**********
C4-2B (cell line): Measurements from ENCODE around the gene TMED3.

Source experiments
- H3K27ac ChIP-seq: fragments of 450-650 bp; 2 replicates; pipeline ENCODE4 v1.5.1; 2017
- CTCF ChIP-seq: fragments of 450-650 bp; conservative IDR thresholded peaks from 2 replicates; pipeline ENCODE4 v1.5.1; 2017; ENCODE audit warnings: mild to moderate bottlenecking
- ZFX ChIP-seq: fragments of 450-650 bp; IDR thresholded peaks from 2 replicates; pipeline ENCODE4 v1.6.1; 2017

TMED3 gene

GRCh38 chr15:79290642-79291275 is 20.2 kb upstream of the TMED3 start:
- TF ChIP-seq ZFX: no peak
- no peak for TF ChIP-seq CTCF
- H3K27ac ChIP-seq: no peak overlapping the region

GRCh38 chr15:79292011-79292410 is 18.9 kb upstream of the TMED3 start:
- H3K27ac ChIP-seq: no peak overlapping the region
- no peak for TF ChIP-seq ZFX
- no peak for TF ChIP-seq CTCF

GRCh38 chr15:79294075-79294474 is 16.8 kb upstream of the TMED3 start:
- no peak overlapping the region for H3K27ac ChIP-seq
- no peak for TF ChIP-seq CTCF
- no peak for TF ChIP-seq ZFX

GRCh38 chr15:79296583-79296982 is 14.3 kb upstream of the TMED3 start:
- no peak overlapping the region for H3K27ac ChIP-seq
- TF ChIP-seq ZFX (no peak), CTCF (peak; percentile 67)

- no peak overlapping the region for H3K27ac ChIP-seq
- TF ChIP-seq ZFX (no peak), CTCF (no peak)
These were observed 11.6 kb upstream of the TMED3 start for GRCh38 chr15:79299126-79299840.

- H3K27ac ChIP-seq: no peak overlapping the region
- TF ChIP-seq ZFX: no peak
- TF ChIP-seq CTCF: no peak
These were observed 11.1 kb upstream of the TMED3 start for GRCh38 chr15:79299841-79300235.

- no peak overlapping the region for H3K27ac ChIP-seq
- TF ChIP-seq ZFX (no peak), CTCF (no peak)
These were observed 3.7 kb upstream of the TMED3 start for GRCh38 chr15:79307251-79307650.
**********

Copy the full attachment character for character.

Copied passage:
C4-2B (cell line): Measurements from ENCODE around the gene TMED3.

Source experiments
- H3K27ac ChIP-seq: fragments of 450-650 bp; 2 replicates; pipeline ENCODE4 v1.5.1; 2017
- CTCF ChIP-seq: fragments of 450-650 bp; conservative IDR thresholded peaks from 2 replicates; pipeline ENCODE4 v1.5.1; 2017; ENCODE audit warnings: mild to moderate bottlenecking
- ZFX ChIP-seq: fragments of 450-650 bp; IDR thresholded peaks from 2 replicates; pipeline ENCODE4 v1.6.1; 2017

TMED3 gene

GRCh38 chr15:79290642-79291275 is 20.2 kb upstream of the TMED3 start:
- TF ChIP-seq ZFX: no peak
- no peak for TF ChIP-seq CTCF
- H3K27ac ChIP-seq: no peak overlapping the region

GRCh38 chr15:79292011-79292410 is 18.9 kb upstream of the TMED3 start:
- H3K27ac ChIP-seq: no peak overlapping the region
- no peak for TF ChIP-seq ZFX
- no peak for TF ChIP-seq CTCF

GRCh38 chr15:79294075-79294474 is 16.8 kb upstream of the TMED3 start:
- no peak overlapping the region for H3K27ac ChIP-seq
- no peak for TF ChIP-seq CTCF
- no peak for TF ChIP-seq ZFX

GRCh38 chr15:79296583-79296982 is 14.3 kb upstream of the TMED3 start:
- no peak overlapping the region for H3K27ac ChIP-seq
- TF ChIP-seq ZFX (no peak), CTCF (peak; percentile 67)

- no peak overlapping the region for H3K27ac ChIP-seq
- TF ChIP-seq ZFX (no peak), CTCF (no peak)
These were observed 11.6 kb upstream of the TMED3 start for GRCh38 chr15:79299126-79299840.

- H3K27ac ChIP-seq: no peak overlapping the region
- TF ChIP-seq ZFX: no peak
- TF ChIP-seq CTCF: no peak
These were observed 11.1 kb upstream of the TMED3 start for GRCh38 chr15:79299841-79300235.

- no peak overlapping the region for H3K27ac ChIP-seq
- TF ChIP-seq ZFX (no peak), CTCF (no peak)
These were observed 3.7 kb upstream of the TMED3 start for GRCh38 chr15:79307251-79307650.